Correlation coefficients between temporal bone variables and other craniofacial variables are shown in Table 4. The results show a positive correlation (P < –0.01) between the mean temporal sagittal inclination (∠Po.T-VRP) and the cranial base angle (∠Ba-S-N), the posterior cranial base depth (Ba-S.depth), the cranial base length and depth (Ba-N.length, Ba-N.depth), all of which represent different measurements of the antero-posterior dimension of the cranial base. Negative correlations (P < 0.01) were found between ∠Po.T-VRP and skull.width.T-T, ∠S-N-A, ∠S-N-B and the posterior midfacial height. These findings demonstrate that the more forward inclined the temporal bone is, the less flexed, antero-posteriorly longer and transversally narrower the cranial base is, the more retruded the anterior border of the maxilla and mandible are, and the shorter the posterior midfacial height also is. Interestingly, there is no significant correlation between temporal bone sagittal and frontal inclinations.

Table 4.   Correlation coefficients between temporal bone variables and other craniofacial variables.
 Temporal frontal inclinationTemporal sagittal inclinationSkull width (T-T)
  1. **P < 001; *P < 005.

Temporal frontal inclination (∠STT-MRP)005219**
Temporal sagittal inclination (∠PoT-VRP)005−338**
Skull width (T-T)219**−338**
CBA (∠Ba-S-N)−004650**−244**
S-N.length−031−038133
Ba-S.length−345**−022−032
Ba-S.depth−175*608**−229**
Ba-N.length−216**238**005
Ba-N.depth−144398**−028
∠SNA−040−303**031
∠SNB−026−369**069
∠ANB−022074−053
ANS-PNS.length−017102030
Anterior midfacial height−182*064048
Posterior midfacial height−227**−244**108
5-5.width−113024190
7-7.width−036−131314
11/21-PP−080−060141
15/25-PP−053−129−059
17/27-PP−098−087−034
PC1-5007−049−132
PC5-7040−126095

The mean frontal temporal inclination (∠ST.T-MRP) showed negative correlation (P < 0.01) with Ba-S.length, Ba-N.length and posterior midfacial height. A positive correlation (P < 0.01) was found with skull.width.T-T. These results suggest that greater internal inclinations of the temporal bone induce an antero-posteriorly longer skull base, a transversally wider skull and a higher posterior midfacial height.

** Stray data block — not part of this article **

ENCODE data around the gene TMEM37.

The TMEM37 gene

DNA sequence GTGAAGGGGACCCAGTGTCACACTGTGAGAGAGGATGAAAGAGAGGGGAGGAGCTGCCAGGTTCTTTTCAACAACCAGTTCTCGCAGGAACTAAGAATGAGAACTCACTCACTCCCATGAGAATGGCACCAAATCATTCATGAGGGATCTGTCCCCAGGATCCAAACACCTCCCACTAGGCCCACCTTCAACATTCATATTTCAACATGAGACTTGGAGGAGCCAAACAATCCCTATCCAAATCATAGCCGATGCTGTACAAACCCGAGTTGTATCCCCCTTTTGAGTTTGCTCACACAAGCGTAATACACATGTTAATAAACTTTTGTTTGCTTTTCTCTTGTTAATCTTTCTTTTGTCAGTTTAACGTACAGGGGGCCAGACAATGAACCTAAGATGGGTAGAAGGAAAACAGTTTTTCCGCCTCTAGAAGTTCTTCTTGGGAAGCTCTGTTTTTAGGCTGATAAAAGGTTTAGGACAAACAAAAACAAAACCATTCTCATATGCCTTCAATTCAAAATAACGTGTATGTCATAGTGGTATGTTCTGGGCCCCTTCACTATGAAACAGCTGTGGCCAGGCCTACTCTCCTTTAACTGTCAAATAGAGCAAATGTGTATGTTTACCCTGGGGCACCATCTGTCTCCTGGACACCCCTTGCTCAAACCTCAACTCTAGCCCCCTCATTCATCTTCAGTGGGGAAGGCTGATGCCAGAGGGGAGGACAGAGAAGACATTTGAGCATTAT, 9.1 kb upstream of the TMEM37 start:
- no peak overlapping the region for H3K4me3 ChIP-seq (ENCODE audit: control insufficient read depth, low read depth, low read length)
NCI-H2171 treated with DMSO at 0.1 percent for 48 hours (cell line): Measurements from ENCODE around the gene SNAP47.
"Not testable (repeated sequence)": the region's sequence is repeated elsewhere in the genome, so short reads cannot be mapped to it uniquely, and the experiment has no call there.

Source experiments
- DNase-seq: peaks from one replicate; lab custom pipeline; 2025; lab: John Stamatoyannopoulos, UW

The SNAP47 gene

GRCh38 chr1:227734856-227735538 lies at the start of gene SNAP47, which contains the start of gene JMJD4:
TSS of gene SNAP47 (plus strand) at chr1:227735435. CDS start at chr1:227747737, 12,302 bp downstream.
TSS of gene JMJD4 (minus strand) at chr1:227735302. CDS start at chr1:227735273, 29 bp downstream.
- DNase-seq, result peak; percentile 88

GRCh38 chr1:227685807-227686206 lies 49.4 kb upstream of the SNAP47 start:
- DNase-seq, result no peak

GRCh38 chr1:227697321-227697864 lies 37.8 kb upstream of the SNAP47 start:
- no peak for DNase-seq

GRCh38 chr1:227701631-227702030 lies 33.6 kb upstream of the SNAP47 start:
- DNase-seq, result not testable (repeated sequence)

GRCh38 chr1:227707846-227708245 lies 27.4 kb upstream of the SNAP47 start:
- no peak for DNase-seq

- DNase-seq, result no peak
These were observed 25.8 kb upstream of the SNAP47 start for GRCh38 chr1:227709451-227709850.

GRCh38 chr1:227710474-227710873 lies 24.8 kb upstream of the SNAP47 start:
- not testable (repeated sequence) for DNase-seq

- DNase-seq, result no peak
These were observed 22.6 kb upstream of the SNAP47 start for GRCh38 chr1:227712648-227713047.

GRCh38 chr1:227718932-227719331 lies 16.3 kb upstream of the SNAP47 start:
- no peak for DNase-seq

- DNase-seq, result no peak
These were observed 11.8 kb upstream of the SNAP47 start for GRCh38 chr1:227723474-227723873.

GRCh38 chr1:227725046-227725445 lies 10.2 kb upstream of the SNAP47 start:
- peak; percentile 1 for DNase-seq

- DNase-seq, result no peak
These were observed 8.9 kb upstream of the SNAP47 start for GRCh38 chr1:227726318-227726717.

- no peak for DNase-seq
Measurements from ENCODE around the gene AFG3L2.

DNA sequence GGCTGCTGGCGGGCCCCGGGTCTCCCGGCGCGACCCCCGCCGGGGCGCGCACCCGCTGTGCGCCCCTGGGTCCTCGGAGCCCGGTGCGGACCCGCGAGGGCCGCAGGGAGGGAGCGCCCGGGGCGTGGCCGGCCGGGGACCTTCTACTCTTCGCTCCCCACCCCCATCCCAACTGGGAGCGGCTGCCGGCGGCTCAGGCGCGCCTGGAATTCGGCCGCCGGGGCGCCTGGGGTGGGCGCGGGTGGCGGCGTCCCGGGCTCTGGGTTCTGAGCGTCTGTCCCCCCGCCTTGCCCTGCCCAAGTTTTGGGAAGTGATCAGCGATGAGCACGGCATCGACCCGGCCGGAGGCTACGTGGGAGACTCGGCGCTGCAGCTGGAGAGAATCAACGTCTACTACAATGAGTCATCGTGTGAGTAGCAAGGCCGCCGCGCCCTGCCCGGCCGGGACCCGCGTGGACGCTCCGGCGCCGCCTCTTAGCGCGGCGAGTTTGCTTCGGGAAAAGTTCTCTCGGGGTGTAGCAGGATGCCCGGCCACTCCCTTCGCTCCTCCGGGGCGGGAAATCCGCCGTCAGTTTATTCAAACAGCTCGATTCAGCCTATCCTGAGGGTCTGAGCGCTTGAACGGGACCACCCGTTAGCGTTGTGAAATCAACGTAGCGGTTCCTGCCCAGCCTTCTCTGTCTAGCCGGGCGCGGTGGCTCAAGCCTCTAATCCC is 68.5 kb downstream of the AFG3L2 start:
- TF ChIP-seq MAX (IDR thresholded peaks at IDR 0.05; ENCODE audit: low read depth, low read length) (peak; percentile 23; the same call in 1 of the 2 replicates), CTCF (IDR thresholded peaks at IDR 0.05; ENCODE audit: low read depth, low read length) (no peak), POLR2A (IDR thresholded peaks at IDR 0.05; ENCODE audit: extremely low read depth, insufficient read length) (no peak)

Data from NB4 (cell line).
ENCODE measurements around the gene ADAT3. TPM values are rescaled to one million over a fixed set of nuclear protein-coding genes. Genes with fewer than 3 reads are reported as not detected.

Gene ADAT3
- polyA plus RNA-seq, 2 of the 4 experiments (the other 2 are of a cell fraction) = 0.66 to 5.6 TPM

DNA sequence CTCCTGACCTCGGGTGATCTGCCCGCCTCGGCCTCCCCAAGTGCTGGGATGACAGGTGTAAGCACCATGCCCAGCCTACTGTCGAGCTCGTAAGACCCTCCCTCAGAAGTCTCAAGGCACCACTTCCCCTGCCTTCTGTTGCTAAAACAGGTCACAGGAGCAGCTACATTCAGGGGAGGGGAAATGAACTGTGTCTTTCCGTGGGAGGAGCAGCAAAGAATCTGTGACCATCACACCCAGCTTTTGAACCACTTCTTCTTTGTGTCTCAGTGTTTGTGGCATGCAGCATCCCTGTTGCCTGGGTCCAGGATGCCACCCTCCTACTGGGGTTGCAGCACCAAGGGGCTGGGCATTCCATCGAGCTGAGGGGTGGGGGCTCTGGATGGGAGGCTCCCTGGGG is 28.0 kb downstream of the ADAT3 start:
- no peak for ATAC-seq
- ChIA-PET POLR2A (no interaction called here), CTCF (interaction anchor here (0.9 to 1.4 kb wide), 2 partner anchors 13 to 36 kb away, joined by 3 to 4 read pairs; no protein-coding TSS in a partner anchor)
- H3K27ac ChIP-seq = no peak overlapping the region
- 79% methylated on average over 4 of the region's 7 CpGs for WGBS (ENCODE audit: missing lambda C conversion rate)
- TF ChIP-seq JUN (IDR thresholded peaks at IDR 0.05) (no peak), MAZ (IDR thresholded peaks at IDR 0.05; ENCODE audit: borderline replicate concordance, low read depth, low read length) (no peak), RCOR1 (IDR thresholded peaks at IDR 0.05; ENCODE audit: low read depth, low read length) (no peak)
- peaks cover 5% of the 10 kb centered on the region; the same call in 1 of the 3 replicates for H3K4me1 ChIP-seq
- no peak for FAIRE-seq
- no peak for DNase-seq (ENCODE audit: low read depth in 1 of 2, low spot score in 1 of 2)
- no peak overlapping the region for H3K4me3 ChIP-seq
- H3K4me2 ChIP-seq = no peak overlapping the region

The skull width between left and right T landmarks (skull.width.T-T) revealed negative correlations (P < 0.01) with ∠Ba-S-N and Ba-S.depth. No significant correlations were observed between temporal bone measurements and the upper dental arch width (5-5.width, 7-7.width), upper dento-alveolar height (11/21-PP, 15/25-PP and 17/27-PP), maxillary antero-posterior length (ANS-PNS.length) or jaw sagittal relationship (∠ANB).

The means and standard deviations for the posterior and anterior temporal rotation subgroup samples are shown in Table 5. Significant differences (P < 0.01) were found between both groups in cranial base angle (∠Ba-S-N), basicranium midline antero-posterior dimensions (Ba-S.depth, Ba-N.depth, Ba-N.length), skull width (T-T), mean porion vertical and horizontal position (Po.mean.coord-x, Po.mean.coord-y), mean articular eminence vertical and horizontal position (AE.mean.coord-x, AE.mean.coord-y), posterior midfacial height, palatal plane inclination (∠PP-VRP), maxilla position (∠SNA, A-point.coord-x, ANS.coord-x, PNS.coord-x), mandible position (∠SNB), posterior maxillary dentition position (15/25F1.mean.coord-x, 15/25F1.mean.coord-y, 17/27F1.mean.coord-x, 17/27F1.mean.coord-y), and in the inclination of the posterior passive centric line of occlusion (PC5-7). These findings reveal that in comparison with the posterior rotation group, the anterior rotation group has a less flexed and antero-posterior longer cranial base, a narrower skull, porion and the articular eminence are located more superiorly and posteriorly, the posterior midfacial height is shorter, the palatal plane is rotated clockwise, the maxilla and mandible are both more retrognathic, and the upper posterior occlusal plane is more inclined and posteriorly located. Figure 7 shows a schematic representation of the morphological characteristics in the posterior rotation and anterior rotation groups based on the average orthogonal position of midline anatomical landmarks relative to S point (zero point of the orthogonal reference system).

Table 5.   Comparison of posterior (∠PoT-VRP ≤ 5725°) and anterior (∠PoT-VRP > 5725°) rotation groups.
 Posterior rotation group (n = 81)Anterior rotation group (n = 82)P
MeanSDMeanSD
  1. (−) Vector that shows anterior area or superior area to point S.

  2. (+) Vector that shows posterior area or inferior area to point S.

  3. **P < 001; *P < 005.

Temporal frontal inclination44253814458540 
Temporal sagittal inclination52223966251433**
Skull width (T-T)12 16573511 853575**
CBA (∠Ba-S-N)13 05845013 580448**
S-N.length66413186601302 
Ba-S.depth24952772816290**
Ba-S.length44212924416271 
Ba-N.length10 08443410 235428*
Ba-N.depth91004489381447**
∠SNA84373678244384**
∠SNB81403367919376**
∠ANB297282325252 
ANS-PNS.length45122464549310 
Anterior midfacial height51512985184351 
Posterior midfacial height44092594288284**
∠PP-VRP90633499248315**
PC1-5−801402−839414 
PC5-7587378788427**
AE.mean.coord-x−872276−1101271**
AE.mean.coord-y−1882247−1600232**
Po.mean.coord-x−2311281−2567302**
Po.mean.coord-y−1796242−1363252**
A-point.coord-x66314006401525**
A-point.coord-y−4977332−5027413